NETCONG BOROUGH POLICE DEPARTMENT
JAMES BLESSON CHIEF OF POLICE TEL: 973.347.7307 x 124 FAX: 973.347.5661 (FAX)
As we navigate the COVID-19 pandemic together, one thing is clear: The Netcong Borough Police Department, the Skylands Rotary, the Netcong Community Partnership the Borough of Netcong and the Netcong Education Foundation “We are all in this together and we’ll be here for as long as we’re needed”. A trailer has been placed in front of the Netcong Borough Police Department to collect all types of food for our community.
How You Can Help:
DONATE: The impact of COVID-19 is increasing food insecurity in our community. Your support ensures the Netcong Borough Community Food Bank is able to respond quickly to temporary emergencies such as this. If you would like to help, please consider any type of dry foods, water, paper products and canned goods. A plastic container will be placed in front of the Netcong Borough Police Department as a drop off before being placed in the trailer for storage. Or if you wish to donate with a check please make it payable to the following Skylands Rotary Foundation, a collection portal for financial donations will be located at Netcong Borough Hall after hours mail slot. With your donation shopping will be done and all items and food donations will be distributed to needy families and our seniors in the community.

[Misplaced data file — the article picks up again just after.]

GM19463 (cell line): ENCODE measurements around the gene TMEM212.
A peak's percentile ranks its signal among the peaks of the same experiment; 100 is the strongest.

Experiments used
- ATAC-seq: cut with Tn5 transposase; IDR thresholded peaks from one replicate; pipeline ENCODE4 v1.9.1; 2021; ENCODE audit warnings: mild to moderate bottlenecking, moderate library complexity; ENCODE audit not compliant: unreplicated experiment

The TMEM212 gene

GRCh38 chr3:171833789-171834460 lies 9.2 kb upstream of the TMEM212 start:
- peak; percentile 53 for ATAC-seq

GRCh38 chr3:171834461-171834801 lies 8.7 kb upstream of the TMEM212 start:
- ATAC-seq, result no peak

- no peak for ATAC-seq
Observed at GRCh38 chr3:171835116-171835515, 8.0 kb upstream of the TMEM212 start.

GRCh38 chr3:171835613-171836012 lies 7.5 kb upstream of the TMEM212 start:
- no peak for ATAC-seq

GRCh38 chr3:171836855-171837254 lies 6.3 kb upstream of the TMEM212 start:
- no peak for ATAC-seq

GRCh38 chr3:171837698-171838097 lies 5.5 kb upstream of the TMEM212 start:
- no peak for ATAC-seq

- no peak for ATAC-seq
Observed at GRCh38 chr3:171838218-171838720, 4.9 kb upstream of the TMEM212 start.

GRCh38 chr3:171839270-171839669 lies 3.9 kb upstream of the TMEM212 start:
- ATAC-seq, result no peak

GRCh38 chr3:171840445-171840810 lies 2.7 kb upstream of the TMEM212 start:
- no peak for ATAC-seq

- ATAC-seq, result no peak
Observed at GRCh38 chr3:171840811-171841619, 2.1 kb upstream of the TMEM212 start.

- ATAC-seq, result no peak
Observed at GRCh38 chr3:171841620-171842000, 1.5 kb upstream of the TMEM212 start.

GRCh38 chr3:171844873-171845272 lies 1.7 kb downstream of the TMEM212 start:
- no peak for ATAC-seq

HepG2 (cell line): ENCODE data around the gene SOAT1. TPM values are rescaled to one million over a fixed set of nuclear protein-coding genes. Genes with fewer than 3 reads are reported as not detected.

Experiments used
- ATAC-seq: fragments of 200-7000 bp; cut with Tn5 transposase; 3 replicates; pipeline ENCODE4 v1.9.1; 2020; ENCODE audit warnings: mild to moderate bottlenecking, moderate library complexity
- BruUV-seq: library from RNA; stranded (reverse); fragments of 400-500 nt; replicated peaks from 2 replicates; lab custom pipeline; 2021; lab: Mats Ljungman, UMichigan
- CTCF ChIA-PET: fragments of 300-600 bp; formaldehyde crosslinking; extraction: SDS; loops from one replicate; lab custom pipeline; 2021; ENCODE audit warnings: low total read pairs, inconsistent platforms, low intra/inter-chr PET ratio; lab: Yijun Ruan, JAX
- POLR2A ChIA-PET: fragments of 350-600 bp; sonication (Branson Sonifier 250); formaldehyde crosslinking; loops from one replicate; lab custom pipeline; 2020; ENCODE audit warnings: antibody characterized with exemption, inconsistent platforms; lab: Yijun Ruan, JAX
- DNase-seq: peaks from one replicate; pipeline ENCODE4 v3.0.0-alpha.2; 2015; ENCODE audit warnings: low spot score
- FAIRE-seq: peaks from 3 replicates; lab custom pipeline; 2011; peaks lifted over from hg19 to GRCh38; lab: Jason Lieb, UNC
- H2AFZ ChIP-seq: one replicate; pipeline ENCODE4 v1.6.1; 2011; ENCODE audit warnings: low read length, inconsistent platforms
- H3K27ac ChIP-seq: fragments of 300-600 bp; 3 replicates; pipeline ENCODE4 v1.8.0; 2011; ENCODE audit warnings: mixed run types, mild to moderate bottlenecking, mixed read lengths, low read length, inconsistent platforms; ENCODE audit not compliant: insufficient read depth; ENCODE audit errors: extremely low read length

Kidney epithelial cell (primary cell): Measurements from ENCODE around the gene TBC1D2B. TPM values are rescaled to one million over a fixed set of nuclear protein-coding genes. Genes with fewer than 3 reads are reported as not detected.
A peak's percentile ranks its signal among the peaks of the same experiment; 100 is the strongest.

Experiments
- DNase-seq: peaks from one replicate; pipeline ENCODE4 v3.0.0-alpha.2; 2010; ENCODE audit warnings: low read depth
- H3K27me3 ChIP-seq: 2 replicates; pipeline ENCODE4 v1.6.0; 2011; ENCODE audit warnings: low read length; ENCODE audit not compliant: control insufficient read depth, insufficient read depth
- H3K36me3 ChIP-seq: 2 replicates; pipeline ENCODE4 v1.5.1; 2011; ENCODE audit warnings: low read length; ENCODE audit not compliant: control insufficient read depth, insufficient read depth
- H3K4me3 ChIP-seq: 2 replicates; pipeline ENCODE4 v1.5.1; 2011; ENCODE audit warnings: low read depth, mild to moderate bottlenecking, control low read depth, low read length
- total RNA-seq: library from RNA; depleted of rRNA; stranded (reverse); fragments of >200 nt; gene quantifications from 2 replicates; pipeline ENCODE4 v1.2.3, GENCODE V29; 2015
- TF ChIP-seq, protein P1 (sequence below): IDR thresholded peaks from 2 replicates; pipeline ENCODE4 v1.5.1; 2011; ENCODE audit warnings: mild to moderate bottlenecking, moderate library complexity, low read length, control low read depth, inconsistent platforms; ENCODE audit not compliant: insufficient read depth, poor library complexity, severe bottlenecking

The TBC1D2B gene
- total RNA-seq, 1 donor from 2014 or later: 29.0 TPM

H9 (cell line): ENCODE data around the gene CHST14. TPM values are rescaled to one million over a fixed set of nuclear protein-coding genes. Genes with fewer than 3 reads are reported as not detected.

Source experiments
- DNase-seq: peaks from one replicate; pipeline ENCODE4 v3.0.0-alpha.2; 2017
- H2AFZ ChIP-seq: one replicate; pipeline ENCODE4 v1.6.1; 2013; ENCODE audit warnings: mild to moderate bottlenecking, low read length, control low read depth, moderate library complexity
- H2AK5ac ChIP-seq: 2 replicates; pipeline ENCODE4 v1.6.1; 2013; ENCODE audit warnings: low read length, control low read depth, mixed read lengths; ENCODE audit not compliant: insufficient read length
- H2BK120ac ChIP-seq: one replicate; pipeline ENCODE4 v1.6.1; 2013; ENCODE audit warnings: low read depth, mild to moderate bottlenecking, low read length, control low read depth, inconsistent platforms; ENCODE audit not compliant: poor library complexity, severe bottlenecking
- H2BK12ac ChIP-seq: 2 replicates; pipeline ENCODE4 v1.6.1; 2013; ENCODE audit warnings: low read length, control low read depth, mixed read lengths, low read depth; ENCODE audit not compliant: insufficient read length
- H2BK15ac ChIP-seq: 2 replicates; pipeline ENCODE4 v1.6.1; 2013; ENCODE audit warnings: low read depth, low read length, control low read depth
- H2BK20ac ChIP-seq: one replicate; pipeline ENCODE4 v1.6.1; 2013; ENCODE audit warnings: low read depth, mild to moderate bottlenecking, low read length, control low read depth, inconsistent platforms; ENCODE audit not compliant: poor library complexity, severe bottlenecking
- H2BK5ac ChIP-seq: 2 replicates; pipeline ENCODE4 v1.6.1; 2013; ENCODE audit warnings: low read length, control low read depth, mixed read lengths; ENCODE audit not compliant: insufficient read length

Items will be distributed by appointment only and delivery may be available to your residence. Please contact 973-214-5338 during 8:30 a.m. until 2:00 p.m.
The health and safety of the entire community is paramount
We are following all guidelines and additional recommendations to prevent the spread of COVID-19 and taking additional steps to communicate with all of our volunteer’s other partners during this extremely difficult time. All dry food donations with be safely decontaminated.
20 Items Food Banks Need the Most (and 3 Things to Skip)
1. Applesauce. Plastic jars of unsweetened applesauce provide a quick snack, fiber and vitamin C. Applesauce also keeps well on food bank shelves.
2. Canned Beans. Loaded with protein and fiber, canned beans provide an excellent, nutritious way to fill a hungry tummy. Opt for the low-sodium varieties whenever possible.
3. Canned Chicken, It’s simple to toss this non-perishable item into soups and casseroles or add it to a sandwich or cracker. Its versatility and high protein content make it a popular item at food banks.
4. Canned Fish (Tuna and Salmon). Canned fish has vitamins, omega-3 fatty acids and protein, and it makes for a quick and easy meal. Food banks are most in need of canned tuna and salmon.
5. Canned Meat (SPAM and Ham). Grab some SPAM or canned ham and drop it into a food donation bin. It’s shelf-stable, doesn’t require much prep or equipment to eat, and delivers a quick hit of protein to keep individuals feeling full for longer.
6. Canned Vegetables. Colorful, nutrient-dense and fiber-rich vegetables are always in high demand, and canned varieties last the longest on a food bank’s shelves. Look for low-sodium options. Food banks often hand out recipes using the items they have. Consider including this recipe for a hearty casserole made with canned veggies along with your donation for the food pantry to share.